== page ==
Finding predictive patterns in your dataset with one line of code!
Today — March 2nd 2021 — my first R package was published on the comprehensive R archive network (CRAN).
ppsr is the R implementation of the Predictive Power Score (PPS).
The PPS is an asymmetric, data-type-agnostic score that can detect linear or non-linear relationships between two variables. You can read more about the concept in earlier blog posts (here and here), or here on Github, or via Medium.
With the ppsr package live on CRAN, it is now super easy to install the package and examine the predictive relationships in your dataset:
Google’s guidebook to human-centered AI design refered to the Design Kit, containing numerous helpful tools to help you design products with user experience in mind.
The design kit website contains many practical methods, tools, case studies and much more resources to help you in the design process.
Human-centered design is a practical, repeatable approach to arriving at innovative solutions. Think of these Methods as a step-by-step guide to unleashing your creativity, putting the people you serve at the center of your design process to come up with new answers to difficult problems.
The design kit methods section provides some seriously handy guidelines to help you design your products with the customer in mind. A step-by-step process guideline is offered, as well as neat worksheets to records the information you collect in the process, and a video explanation of the method.
As AI systems become more prevalent in society, we face bigger and tougher societal challenges. Given many of these challenges have not been faced before, practitioners will face scenarios that will require dealing with hard ethical and societal questions.
There has been a large amount of content published which attempts to address these issues through “Principles”, “Ethics Frameworks”, “Checklists” and beyond. However navigating the broad number of resources is not easy.
This repository aims to simplify this by mapping the ecosystem of guidelines, principles, codes of ethics, standards and regulation being put in place around artificial intelligence.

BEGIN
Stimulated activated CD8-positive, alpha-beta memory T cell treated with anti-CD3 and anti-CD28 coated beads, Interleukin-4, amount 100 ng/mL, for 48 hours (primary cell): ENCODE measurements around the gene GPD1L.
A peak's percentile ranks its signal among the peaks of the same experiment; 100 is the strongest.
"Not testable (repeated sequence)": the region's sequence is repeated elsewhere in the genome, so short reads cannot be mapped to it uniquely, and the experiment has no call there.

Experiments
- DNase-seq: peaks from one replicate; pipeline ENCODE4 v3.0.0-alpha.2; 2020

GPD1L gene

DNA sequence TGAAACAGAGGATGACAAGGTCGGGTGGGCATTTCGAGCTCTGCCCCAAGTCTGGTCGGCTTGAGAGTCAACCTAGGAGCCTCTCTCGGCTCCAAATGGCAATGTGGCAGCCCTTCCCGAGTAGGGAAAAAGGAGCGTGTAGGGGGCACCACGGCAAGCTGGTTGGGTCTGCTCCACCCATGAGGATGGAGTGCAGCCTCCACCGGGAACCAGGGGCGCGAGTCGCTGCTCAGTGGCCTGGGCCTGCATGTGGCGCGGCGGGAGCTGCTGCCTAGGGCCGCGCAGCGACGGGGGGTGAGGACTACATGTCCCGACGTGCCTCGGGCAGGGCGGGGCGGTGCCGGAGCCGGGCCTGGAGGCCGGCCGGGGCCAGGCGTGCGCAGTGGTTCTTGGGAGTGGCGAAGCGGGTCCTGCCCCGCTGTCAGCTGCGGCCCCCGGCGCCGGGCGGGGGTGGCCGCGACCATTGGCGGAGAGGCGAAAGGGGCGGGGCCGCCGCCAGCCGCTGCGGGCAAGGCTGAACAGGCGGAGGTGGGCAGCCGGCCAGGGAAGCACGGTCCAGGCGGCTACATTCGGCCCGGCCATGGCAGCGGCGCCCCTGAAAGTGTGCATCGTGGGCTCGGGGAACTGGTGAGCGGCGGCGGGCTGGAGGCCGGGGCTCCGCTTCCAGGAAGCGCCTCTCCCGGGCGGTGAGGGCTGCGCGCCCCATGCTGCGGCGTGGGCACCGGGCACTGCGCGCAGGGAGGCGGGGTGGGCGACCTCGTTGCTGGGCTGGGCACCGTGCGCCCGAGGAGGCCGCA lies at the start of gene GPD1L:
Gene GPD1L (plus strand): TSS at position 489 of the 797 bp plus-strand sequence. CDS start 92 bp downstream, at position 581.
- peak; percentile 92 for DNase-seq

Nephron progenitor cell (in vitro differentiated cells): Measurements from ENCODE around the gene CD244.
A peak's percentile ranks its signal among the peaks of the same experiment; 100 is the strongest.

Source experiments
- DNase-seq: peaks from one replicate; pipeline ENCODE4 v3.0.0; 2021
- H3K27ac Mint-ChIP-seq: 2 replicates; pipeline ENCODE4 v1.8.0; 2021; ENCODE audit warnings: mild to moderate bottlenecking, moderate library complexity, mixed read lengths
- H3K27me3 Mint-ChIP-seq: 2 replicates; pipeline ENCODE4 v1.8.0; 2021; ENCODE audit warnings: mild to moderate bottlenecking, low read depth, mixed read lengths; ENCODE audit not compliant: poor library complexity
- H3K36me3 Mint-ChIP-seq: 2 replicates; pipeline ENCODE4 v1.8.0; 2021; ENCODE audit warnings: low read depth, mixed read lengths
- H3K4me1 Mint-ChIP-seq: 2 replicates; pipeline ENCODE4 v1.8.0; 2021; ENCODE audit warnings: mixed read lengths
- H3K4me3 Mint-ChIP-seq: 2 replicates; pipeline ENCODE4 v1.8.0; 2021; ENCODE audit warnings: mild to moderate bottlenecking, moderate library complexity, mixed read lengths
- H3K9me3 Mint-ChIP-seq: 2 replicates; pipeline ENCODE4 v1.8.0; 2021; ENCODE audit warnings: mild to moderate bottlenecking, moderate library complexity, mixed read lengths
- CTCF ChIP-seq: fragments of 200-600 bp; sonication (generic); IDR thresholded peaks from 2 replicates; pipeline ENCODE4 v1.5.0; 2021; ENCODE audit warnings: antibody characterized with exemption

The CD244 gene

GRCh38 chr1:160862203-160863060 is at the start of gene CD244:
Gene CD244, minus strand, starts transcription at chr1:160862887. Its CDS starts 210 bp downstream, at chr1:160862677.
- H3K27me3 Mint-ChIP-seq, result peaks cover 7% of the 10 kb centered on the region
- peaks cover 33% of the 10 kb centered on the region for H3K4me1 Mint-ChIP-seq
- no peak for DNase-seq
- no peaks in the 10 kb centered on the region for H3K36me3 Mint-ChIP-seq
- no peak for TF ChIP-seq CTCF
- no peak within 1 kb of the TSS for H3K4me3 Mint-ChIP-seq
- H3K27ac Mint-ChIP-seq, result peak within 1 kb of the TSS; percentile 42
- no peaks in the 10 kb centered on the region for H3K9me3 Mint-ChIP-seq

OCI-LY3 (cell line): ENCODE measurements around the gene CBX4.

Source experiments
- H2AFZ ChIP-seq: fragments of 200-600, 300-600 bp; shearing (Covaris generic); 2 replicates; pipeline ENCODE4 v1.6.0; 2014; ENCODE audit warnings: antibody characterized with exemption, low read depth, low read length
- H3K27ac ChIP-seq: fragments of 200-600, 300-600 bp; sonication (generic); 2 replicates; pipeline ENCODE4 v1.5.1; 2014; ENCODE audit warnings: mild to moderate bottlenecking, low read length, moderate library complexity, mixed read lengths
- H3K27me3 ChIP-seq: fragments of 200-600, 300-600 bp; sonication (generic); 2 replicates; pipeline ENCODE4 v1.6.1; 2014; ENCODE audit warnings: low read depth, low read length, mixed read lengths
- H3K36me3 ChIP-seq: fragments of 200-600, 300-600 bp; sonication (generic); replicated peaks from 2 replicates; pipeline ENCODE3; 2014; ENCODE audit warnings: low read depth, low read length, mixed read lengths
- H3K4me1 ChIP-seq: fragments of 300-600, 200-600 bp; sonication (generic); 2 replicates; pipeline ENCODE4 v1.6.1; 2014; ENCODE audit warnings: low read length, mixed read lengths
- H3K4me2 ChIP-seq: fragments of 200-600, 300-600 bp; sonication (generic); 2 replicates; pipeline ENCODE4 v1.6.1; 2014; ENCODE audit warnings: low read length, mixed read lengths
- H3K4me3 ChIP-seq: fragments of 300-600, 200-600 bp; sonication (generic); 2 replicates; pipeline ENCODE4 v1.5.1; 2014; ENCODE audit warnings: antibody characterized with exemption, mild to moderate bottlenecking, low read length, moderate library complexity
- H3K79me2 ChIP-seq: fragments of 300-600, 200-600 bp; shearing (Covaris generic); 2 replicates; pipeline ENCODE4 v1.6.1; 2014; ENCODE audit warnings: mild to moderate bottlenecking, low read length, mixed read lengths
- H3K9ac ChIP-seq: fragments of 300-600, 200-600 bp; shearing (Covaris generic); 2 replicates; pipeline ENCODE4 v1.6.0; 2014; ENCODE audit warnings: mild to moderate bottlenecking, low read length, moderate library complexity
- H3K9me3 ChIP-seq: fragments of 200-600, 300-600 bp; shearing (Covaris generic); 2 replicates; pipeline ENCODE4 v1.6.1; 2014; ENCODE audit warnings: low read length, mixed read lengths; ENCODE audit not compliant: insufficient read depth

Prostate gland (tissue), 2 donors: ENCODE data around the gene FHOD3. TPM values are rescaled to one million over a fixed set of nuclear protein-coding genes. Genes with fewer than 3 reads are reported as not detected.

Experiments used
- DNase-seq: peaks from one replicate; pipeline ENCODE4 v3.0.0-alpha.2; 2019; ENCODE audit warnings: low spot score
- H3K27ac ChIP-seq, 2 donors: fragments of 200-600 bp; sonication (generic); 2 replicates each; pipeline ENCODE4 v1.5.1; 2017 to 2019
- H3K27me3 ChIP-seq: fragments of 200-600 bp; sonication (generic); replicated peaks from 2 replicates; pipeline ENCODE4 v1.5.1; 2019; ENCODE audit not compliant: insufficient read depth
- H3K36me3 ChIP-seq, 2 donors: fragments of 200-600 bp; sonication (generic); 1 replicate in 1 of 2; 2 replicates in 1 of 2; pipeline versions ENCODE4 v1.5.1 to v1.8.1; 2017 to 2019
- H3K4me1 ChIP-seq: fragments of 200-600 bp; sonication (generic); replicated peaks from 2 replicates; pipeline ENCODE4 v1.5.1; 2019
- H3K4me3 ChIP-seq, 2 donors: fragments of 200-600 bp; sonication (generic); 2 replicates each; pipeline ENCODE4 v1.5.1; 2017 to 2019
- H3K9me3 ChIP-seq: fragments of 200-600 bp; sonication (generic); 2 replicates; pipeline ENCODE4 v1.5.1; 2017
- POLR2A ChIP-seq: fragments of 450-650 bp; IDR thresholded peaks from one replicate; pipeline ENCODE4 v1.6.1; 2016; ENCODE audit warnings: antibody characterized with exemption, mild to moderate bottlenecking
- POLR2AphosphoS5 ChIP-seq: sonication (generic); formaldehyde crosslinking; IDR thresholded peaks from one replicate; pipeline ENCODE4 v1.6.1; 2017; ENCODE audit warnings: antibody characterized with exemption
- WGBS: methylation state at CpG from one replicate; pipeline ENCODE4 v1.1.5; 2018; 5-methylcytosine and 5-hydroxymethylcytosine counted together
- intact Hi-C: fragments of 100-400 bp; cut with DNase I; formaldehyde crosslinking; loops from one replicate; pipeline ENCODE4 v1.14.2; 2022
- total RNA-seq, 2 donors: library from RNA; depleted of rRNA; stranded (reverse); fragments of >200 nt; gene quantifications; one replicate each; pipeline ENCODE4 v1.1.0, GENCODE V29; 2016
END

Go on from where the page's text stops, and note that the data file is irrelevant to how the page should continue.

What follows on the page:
The repository consists of tools for multiple languages (R, Python, Matlab, Java) and resources in the form of:
Books & Academic Papers
Online Courses and Videos
Algorithms and Applications
Open-source and Commercial Libraries/Toolkits
Key Conferences & Journals
Outlier Detection (also known as Anomaly Detection) is an exciting yet challenging field, which aims to identify outlying objects that are deviant from the general data distribution. Outlier detection has been proven critical in many fields, such as credit card fraud analytics, network intrusion detection, and mechanical unit defect detection.
R’s standard correlation functionality (base::cor) seems very impractical to the new programmer: it returns a matrix and has some pretty shitty defaults it seems. Simon Jackson thought the same so he wrote a tidyverse-compatible new package: corrr!
Simon wrote some practical R code that has helped me out greatly before (e.g., color palette’s), but this new package is just great. He provides an elaborate walkthrough on his own blog, which I can highly recommend, but I copied some teasers below.
Apart from corrr::correlate to retrieve a correlation data frame and corrr::stretch to turn that data frame into a long format, the new package includes corrr::focus, which can be used to simulteneously select the columns and filter the rows of the variables focused on. For example:
dir.create(here::here("images")) # create an images directory